Wednesday, February 02, 2011

Should one study secular subjects, independently of Torah?

Summary: Is the Maharsham correct that a talmid chacham should gain all secular knowledge from Torah, parallel to the menorah which was beaten out of one piece of molten gold?

Post: The following gem, from, relevant to parashat Terumah:
Parshas Truma: Maharsham - A Talmid Chochom Must Have Worldly Wisdom
The Menora had seven branches, but needed to be made out of one solid piece of gold that was hammered into shape. Why was this so essential? Why couldn't it be made out of separate chunks of gold to make it easier to make? 
The Maharsham (Tcheiles Mordechai) explains that these seven branches represent the seven secular wisdoms of the world. The Menora represents Torah and a talmid chochom must know all these wisdoms. If each branch was developed separately and then added to the menora, one would think that a talmid chochom must study each one of these subjects independently in order to complete his wisdom. 
Hashem cmmanded Moshe to make the seven branches by shaping it out of one piece, the Torah. One must study Torah, and from plumbing the depths of the Torah he can know all the wisdom of the world, if he is willing to work hard and bang and shape himself.
You can see this Maharsham inside, in Techelet Mordechai on parashat Terumah:

"In Shemot Rabba and in Rashi, that Moshe had difficulty with the form of the menorah, and Hashem showed him a menorah of fire. And there is to say that behold, this that it was made all of molten gold, and was not made piece by piece, but was rather hammered with a sledgehammer -- it appears to me that the seven branches of the menorah hint at the seven branches of wisdom. And that it should not arise in one's mind that a talmid chacham needs to learn each one by itself. This is not so, for in the Torah is hidden all wisdom, and if he merits it, he will attain all of it from the Torah. And in Shas, in the first perek of Bechorot (8a), Rabbi Yehoshua ben Chananya derived the gestation period for a snake, something which the scholars of philosophy were unable to attain! And since the snake caused sin to come to the world and brought death to the world, and the Torah is the Tree of Life, to fix the sin of the snake, whose gestation is seven years, therefore the Menorah was made of gold and hammered with a sledgehammer to hammer out {להפשיט} the seven branches. And this is what is stated {Yirmeyahu 23:29}:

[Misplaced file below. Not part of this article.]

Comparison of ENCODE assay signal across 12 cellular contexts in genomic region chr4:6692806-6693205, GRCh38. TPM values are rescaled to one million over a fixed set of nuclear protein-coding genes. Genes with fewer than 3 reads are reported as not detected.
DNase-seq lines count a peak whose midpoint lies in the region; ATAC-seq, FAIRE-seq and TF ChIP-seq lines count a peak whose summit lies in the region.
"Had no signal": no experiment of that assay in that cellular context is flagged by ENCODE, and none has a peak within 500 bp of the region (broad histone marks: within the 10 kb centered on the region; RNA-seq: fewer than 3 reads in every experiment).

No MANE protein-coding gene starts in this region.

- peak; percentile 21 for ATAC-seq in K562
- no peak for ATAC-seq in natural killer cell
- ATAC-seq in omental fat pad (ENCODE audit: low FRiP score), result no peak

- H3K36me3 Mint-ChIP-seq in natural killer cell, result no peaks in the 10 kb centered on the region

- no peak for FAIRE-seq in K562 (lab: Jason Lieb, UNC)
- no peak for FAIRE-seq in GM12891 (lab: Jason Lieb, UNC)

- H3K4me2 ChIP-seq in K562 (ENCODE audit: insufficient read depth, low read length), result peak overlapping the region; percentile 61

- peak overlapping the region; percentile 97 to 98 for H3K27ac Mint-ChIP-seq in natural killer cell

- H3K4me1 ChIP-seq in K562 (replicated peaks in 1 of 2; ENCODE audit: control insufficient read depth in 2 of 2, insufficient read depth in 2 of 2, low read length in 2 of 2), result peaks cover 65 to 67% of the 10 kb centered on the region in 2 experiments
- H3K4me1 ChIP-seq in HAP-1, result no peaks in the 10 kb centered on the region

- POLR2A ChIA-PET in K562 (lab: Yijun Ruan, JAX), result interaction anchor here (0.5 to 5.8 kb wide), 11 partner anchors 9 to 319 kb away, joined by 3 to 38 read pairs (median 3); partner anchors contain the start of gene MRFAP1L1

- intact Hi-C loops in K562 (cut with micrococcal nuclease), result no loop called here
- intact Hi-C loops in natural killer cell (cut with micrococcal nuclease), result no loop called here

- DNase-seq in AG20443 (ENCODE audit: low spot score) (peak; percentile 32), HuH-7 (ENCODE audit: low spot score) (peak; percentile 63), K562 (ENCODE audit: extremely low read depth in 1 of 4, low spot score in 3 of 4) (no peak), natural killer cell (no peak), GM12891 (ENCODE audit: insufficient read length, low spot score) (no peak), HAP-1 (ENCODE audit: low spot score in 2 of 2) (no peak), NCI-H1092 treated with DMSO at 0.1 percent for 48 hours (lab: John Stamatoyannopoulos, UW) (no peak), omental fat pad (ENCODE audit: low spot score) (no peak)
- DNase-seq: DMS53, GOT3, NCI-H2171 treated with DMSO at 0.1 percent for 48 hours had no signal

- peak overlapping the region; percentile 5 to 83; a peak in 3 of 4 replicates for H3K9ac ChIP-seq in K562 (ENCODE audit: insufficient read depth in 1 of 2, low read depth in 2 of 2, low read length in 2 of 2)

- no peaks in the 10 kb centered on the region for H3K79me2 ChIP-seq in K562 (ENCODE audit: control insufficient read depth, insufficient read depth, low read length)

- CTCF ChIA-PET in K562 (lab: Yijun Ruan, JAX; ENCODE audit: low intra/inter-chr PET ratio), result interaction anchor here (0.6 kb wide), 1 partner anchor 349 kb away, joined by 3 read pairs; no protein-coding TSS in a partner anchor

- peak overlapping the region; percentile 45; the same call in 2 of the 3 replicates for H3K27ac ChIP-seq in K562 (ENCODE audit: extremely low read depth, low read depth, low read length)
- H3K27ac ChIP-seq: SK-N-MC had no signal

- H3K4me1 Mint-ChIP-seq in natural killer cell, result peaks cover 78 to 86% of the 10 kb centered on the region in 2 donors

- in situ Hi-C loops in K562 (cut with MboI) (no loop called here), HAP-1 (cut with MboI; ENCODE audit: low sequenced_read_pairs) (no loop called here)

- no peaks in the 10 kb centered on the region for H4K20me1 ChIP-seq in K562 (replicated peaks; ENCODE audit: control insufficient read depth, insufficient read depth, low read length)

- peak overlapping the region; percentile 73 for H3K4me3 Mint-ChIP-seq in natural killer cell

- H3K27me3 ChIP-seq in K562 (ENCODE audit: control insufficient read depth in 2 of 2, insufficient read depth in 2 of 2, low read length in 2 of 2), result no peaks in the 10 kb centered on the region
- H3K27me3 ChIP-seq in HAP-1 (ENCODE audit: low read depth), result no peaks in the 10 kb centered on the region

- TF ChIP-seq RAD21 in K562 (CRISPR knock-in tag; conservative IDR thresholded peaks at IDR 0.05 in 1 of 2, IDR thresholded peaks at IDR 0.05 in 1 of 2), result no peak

כט  הֲלוֹא כֹה דְבָרִי כָּאֵשׁ, נְאֻם-ה; וּכְפַטִּישׁ, יְפֹצֵץ סָלַע.  {ס}29 Is not My word like as fire? saith the LORD; and like a hammer that breaketh the rock in pieces? {S}

And Moshe did not understand the intent behind this. Therefore he showed him the menorah of fire, which is like a hammer which breaketh the rock in pieces, and out of which all spreads."

This ends the Maharasham.

Yet, I wonder if that is indeed true. Here is a non-comprehensive list of Tannaim and Amoraim who did not get their all their secular knowledge from the Torah, but rather by study or consulting secular experts, from the book Medicine in the Bible and the Talmud, by Fred Rosner:

More than that. It is funny how everyone always cites this gemara about Rabbi Yehoshua ben Chananya as comprehensive proof that you can get all knowledge from the Torah. While this may indeed be the intent of the statement, as a matter of fact, the gestation period of the snake is NOT seven years. And the gestation period of other animals listed in that gemara are also off! See here and here.

Furthermore, we have practical experience of rabbis who did NOT gain their knowledge from secular study, but from the Torah. The result is a gadol who believes that Jews have a different number of teeth than gentiles. And people who believe as a matter of faith, based on a Malbim and a Chasam Sofer, that a pomegranate has exactly 613 seeds. Torah scholars do need to study secular subjects, in order to be familiar enough with metzius to pasken.